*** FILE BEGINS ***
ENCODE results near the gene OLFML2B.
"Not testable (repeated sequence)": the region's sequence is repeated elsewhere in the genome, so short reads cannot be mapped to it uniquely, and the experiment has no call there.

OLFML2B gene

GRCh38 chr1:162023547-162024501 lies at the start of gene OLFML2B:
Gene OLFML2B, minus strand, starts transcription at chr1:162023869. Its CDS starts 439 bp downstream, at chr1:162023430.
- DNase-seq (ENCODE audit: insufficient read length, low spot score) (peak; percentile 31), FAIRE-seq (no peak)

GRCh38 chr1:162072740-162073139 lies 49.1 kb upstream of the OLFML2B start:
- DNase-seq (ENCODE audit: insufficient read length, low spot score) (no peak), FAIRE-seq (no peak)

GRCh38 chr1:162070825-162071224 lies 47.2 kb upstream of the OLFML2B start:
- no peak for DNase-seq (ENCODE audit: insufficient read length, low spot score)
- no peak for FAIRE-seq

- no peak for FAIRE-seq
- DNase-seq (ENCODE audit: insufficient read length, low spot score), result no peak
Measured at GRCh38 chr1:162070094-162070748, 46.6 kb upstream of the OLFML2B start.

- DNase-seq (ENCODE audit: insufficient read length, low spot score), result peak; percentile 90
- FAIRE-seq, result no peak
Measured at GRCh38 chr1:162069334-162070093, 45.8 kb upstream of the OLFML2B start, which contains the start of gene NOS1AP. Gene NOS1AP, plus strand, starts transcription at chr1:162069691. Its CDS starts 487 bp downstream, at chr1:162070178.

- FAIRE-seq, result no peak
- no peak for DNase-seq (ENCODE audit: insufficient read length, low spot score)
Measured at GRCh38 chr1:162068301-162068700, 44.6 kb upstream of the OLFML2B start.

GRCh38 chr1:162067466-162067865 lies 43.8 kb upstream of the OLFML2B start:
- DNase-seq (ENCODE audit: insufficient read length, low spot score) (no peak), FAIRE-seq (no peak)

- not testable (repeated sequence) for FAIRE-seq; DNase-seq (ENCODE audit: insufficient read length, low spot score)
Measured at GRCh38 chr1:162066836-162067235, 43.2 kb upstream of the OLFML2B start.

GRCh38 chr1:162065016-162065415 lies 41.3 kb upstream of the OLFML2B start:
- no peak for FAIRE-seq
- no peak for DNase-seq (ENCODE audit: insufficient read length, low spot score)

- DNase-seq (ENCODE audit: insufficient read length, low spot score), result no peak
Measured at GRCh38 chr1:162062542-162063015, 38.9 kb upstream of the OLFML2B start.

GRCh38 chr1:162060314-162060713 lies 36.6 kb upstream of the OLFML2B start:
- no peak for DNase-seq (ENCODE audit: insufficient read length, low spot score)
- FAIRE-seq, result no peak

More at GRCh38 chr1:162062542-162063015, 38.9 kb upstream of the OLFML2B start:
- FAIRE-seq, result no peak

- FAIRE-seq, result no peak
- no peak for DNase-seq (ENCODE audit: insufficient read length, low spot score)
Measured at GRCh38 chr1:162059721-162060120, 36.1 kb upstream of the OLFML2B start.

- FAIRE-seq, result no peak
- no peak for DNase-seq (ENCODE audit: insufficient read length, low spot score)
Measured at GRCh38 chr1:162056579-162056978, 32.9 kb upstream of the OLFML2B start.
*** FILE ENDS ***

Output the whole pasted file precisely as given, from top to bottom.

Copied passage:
ENCODE results near the gene OLFML2B.
"Not testable (repeated sequence)": the region's sequence is repeated elsewhere in the genome, so short reads cannot be mapped to it uniquely, and the experiment has no call there.

OLFML2B gene

GRCh38 chr1:162023547-162024501 lies at the start of gene OLFML2B:
Gene OLFML2B, minus strand, starts transcription at chr1:162023869. Its CDS starts 439 bp downstream, at chr1:162023430.
- DNase-seq (ENCODE audit: insufficient read length, low spot score) (peak; percentile 31), FAIRE-seq (no peak)

GRCh38 chr1:162072740-162073139 lies 49.1 kb upstream of the OLFML2B start:
- DNase-seq (ENCODE audit: insufficient read length, low spot score) (no peak), FAIRE-seq (no peak)

GRCh38 chr1:162070825-162071224 lies 47.2 kb upstream of the OLFML2B start:
- no peak for DNase-seq (ENCODE audit: insufficient read length, low spot score)
- no peak for FAIRE-seq

- no peak for FAIRE-seq
- DNase-seq (ENCODE audit: insufficient read length, low spot score), result no peak
Measured at GRCh38 chr1:162070094-162070748, 46.6 kb upstream of the OLFML2B start.

- DNase-seq (ENCODE audit: insufficient read length, low spot score), result peak; percentile 90
- FAIRE-seq, result no peak
Measured at GRCh38 chr1:162069334-162070093, 45.8 kb upstream of the OLFML2B start, which contains the start of gene NOS1AP. Gene NOS1AP, plus strand, starts transcription at chr1:162069691. Its CDS starts 487 bp downstream, at chr1:162070178.

- FAIRE-seq, result no peak
- no peak for DNase-seq (ENCODE audit: insufficient read length, low spot score)
Measured at GRCh38 chr1:162068301-162068700, 44.6 kb upstream of the OLFML2B start.

GRCh38 chr1:162067466-162067865 lies 43.8 kb upstream of the OLFML2B start:
- DNase-seq (ENCODE audit: insufficient read length, low spot score) (no peak), FAIRE-seq (no peak)

- not testable (repeated sequence) for FAIRE-seq; DNase-seq (ENCODE audit: insufficient read length, low spot score)
Measured at GRCh38 chr1:162066836-162067235, 43.2 kb upstream of the OLFML2B start.

GRCh38 chr1:162065016-162065415 lies 41.3 kb upstream of the OLFML2B start:
- no peak for FAIRE-seq
- no peak for DNase-seq (ENCODE audit: insufficient read length, low spot score)

- DNase-seq (ENCODE audit: insufficient read length, low spot score), result no peak
Measured at GRCh38 chr1:162062542-162063015, 38.9 kb upstream of the OLFML2B start.

GRCh38 chr1:162060314-162060713 lies 36.6 kb upstream of the OLFML2B start:
- no peak for DNase-seq (ENCODE audit: insufficient read length, low spot score)
- FAIRE-seq, result no peak

More at GRCh38 chr1:162062542-162063015, 38.9 kb upstream of the OLFML2B start:
- FAIRE-seq, result no peak

- FAIRE-seq, result no peak
- no peak for DNase-seq (ENCODE audit: insufficient read length, low spot score)
Measured at GRCh38 chr1:162059721-162060120, 36.1 kb upstream of the OLFML2B start.

- FAIRE-seq, result no peak
- no peak for DNase-seq (ENCODE audit: insufficient read length, low spot score)
Measured at GRCh38 chr1:162056579-162056978, 32.9 kb upstream of the OLFML2B start.